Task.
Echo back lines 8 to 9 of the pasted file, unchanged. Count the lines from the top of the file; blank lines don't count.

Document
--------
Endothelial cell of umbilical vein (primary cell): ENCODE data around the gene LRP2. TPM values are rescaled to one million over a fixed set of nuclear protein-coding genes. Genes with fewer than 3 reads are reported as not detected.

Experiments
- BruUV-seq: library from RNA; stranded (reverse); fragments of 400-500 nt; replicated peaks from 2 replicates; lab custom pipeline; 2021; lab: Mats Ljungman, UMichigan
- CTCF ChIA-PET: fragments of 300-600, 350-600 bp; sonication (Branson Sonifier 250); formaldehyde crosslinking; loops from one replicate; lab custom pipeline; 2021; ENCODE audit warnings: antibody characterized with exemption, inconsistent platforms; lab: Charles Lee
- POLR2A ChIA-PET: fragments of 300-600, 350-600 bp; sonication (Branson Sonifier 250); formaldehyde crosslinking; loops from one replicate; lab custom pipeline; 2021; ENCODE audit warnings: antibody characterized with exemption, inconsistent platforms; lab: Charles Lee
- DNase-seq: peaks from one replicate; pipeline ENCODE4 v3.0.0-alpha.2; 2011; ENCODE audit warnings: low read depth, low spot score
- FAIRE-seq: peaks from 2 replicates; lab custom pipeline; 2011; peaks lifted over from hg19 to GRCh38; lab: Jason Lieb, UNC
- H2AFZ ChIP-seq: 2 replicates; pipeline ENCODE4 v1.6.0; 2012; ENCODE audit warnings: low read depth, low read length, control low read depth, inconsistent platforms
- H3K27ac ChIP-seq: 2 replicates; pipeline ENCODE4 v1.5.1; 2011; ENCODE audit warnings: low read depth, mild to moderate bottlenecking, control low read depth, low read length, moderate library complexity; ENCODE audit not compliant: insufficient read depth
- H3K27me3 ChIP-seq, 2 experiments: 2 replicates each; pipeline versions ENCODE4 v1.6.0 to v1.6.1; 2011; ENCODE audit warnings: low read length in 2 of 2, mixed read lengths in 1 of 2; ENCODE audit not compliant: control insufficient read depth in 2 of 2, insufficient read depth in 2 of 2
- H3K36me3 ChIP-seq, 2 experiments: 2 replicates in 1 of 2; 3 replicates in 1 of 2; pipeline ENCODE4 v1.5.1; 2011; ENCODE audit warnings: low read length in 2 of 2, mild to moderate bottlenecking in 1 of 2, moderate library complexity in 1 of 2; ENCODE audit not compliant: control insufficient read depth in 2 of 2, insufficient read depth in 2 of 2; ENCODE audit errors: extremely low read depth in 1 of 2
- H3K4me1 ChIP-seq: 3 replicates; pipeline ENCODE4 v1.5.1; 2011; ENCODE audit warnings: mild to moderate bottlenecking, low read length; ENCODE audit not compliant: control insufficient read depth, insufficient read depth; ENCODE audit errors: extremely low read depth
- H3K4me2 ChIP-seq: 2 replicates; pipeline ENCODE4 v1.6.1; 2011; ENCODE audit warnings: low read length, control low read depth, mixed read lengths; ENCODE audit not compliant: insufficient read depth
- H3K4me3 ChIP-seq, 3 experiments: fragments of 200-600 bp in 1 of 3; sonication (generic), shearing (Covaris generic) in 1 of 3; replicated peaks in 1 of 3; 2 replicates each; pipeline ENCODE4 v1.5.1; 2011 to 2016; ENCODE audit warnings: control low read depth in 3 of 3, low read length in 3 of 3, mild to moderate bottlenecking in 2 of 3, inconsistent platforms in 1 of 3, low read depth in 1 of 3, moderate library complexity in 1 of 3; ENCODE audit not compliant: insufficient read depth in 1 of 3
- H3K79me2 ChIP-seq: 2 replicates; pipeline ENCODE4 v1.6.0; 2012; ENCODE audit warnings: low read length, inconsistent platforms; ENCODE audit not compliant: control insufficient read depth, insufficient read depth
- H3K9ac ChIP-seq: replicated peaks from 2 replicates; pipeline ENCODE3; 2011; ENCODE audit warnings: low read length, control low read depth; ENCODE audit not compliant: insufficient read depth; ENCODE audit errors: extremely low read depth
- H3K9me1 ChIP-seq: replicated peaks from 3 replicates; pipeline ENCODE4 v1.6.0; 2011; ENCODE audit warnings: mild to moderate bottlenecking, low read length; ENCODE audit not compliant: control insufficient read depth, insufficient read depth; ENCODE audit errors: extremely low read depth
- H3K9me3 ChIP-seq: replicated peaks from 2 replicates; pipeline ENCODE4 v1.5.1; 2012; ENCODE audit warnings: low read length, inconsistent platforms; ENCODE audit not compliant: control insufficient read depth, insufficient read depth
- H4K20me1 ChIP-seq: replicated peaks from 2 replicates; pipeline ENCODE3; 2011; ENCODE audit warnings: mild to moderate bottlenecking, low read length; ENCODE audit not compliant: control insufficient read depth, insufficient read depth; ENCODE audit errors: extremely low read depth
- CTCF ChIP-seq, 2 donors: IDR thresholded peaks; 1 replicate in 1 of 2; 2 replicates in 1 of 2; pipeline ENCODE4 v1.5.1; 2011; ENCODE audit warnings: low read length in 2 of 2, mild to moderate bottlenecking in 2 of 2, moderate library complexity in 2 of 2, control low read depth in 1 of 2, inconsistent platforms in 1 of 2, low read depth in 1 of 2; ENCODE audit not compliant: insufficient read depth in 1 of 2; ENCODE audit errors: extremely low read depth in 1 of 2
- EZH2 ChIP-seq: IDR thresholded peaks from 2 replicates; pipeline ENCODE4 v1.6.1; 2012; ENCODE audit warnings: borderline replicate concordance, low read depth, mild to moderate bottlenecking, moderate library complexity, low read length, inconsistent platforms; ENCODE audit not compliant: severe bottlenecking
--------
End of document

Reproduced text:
- H2AFZ ChIP-seq: 2 replicates; pipeline ENCODE4 v1.6.0; 2012; ENCODE audit warnings: low read depth, low read length, control low read depth, inconsistent platforms
- H3K27ac ChIP-seq: 2 replicates; pipeline ENCODE4 v1.5.1; 2011; ENCODE audit warnings: low read depth, mild to moderate bottlenecking, control low read depth, low read length, moderate library complexity; ENCODE audit not compliant: insufficient read depth